GEOSCAN, résultats de la recherche


TitreExtending the Place Glacier mass-balance record to AD 1585, using tree rings and wood density
AuteurWood, L J; Smith, D J; Demuth, M N
SourceQuaternary Research (New York) vol. 76, no. 3, 2011 p. 305-313,
Séries alt.Secteur des sciences de la Terre, Contribution externe 20090438
Documentpublication en série
Mediapapier; en ligne; numérique
Lat/Long OENS-122.6167 -122.6000 50.4333 50.4167
Sujetsvégétation; dendrochronologie; climatologie; climat; effets climatiques; glaciers; levés glaciaires; géologie des dépôts meubles/géomorphologie; géochronologie
Illustrationslocation maps; tables; graphs; plots
ProgrammeLes sciences de la Terre à l'appui de la caractérisation, à l'échelle nationale, des impacts des changements climatiques sur la masse continentale canadienne, Géosciences de changements climatiques
Résumé(disponible en anglais seulement)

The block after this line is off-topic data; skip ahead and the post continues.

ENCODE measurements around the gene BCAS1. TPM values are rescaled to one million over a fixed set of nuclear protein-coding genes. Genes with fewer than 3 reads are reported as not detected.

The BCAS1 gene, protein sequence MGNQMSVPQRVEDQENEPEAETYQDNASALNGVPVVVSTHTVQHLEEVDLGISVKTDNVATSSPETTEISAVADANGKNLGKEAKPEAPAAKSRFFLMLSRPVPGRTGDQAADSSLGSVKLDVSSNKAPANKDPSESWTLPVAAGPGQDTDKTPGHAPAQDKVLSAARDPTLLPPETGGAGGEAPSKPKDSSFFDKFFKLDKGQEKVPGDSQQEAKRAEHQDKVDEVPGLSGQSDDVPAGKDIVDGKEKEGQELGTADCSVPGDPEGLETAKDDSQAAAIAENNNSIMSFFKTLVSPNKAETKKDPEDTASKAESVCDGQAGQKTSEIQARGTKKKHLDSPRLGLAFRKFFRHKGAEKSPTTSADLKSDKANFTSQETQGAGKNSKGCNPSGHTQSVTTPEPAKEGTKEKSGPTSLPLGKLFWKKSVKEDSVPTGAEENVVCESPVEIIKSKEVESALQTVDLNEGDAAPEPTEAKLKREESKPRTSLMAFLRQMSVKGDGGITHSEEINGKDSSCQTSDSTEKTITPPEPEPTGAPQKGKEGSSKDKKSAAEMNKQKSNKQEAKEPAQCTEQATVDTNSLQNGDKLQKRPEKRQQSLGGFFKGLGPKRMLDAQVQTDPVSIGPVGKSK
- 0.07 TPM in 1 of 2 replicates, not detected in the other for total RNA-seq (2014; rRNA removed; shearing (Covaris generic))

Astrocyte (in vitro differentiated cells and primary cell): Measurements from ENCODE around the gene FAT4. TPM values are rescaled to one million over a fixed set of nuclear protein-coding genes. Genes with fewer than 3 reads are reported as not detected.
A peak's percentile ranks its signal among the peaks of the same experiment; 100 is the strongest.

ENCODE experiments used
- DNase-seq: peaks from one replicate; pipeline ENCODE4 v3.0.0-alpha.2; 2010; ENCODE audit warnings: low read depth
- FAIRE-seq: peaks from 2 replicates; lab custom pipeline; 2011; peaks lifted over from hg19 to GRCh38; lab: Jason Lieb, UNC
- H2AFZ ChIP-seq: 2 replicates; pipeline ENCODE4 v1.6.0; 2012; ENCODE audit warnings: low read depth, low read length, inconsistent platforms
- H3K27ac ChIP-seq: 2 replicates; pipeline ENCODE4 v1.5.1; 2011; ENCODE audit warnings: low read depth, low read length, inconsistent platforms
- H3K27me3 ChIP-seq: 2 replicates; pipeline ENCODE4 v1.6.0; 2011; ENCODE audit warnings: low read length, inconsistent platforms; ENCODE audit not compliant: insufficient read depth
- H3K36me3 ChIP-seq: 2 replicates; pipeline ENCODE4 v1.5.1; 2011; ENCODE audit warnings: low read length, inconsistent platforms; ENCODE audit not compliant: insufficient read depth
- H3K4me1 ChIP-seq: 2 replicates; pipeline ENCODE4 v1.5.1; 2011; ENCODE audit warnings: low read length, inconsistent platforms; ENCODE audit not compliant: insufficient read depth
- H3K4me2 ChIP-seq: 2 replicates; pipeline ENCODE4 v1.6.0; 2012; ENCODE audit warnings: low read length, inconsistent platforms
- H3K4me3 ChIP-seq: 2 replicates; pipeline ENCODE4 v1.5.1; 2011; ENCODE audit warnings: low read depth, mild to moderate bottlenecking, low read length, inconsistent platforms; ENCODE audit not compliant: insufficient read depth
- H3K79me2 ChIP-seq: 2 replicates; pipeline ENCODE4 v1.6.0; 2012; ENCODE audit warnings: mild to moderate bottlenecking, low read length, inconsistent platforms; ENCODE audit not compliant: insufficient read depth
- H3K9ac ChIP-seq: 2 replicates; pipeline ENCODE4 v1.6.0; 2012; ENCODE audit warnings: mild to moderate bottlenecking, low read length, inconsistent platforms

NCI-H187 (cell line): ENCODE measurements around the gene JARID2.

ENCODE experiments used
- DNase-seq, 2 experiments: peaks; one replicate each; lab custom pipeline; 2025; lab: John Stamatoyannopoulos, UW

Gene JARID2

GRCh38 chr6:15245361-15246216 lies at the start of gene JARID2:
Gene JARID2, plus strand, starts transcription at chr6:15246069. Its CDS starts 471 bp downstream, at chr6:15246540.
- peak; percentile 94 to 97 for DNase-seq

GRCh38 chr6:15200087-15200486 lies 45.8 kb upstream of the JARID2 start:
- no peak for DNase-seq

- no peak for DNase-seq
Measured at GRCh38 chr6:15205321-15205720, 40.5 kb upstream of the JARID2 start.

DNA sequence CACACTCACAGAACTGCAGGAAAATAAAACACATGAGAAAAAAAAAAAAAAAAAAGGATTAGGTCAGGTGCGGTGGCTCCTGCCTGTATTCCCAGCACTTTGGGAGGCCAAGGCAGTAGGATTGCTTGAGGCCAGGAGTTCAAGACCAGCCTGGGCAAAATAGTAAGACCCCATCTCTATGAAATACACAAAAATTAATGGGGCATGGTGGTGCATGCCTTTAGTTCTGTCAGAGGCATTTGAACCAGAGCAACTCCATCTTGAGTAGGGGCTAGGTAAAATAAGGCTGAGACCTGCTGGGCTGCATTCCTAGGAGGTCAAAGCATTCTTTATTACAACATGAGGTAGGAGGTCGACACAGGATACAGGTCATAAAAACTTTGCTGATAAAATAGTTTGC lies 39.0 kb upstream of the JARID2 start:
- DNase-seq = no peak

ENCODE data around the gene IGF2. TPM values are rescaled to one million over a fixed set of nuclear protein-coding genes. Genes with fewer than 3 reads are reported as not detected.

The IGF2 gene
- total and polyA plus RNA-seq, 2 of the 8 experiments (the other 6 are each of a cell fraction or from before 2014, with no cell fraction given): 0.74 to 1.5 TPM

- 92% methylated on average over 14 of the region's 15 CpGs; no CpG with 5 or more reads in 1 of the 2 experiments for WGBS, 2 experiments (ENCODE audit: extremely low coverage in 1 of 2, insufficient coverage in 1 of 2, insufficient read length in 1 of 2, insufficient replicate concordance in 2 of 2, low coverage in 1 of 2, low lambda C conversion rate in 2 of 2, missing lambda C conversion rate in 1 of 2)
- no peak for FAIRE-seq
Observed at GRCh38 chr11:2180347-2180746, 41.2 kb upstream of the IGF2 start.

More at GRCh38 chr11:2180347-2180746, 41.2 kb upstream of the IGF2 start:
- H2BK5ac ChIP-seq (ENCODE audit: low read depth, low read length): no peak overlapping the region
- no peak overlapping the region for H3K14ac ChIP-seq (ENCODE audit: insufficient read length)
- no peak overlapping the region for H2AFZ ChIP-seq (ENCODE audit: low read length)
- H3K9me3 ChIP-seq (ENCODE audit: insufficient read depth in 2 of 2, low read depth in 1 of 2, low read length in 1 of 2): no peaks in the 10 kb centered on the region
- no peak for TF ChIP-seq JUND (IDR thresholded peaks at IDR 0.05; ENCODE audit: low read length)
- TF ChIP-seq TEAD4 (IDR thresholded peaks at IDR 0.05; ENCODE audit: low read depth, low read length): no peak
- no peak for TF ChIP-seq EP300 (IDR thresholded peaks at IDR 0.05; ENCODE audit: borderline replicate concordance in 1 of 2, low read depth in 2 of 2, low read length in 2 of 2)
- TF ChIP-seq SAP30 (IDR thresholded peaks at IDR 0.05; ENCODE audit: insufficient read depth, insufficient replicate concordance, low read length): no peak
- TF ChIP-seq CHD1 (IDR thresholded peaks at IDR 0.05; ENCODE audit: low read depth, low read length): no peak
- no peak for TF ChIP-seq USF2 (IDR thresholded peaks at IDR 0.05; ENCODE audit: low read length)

Recognizing that climate influences both annual tree-ring growth and glacier mass balance, changes in the mass balance of Place Glacier, British Columbia, were documented from increment core records. Annually resolved ring-width (RW), maximum (MXD), and mean density (MD) chronologies were developed from Engelmann spruce and Douglas-fir trees sampled at sites within the surrounding region. A snowpack record dating to AD 1730 was reconstructed using a multivariate regression of spruce MD and fir RW chronologies. Spruce MXD and RW chronologies were used to reconstruct winter mass balance (Bw) for Place Glacier to AD 1585. Summer mass balance (Bs) was reconstructed using the RW chronology from spruce, and net balance was calculated from Bw and Bs. The reconstructions provide insight into the changes that snowpack and mass balance have undergone in the last 400 years, as well as identifying relationships to air temperature and circulation indices in southern British Columbia. These changes are consistent with other regional mass-balance reconstructions and indicate that the persistent weather systems characterizing large scale climate-forcing mechanisms play a significant glaciological role in this region. A comparison to dated moraine surfaces in the surrounding region substantiates that the mass-balance shifts recorded in the proxy data are evident in the response of glaciers throughout the region.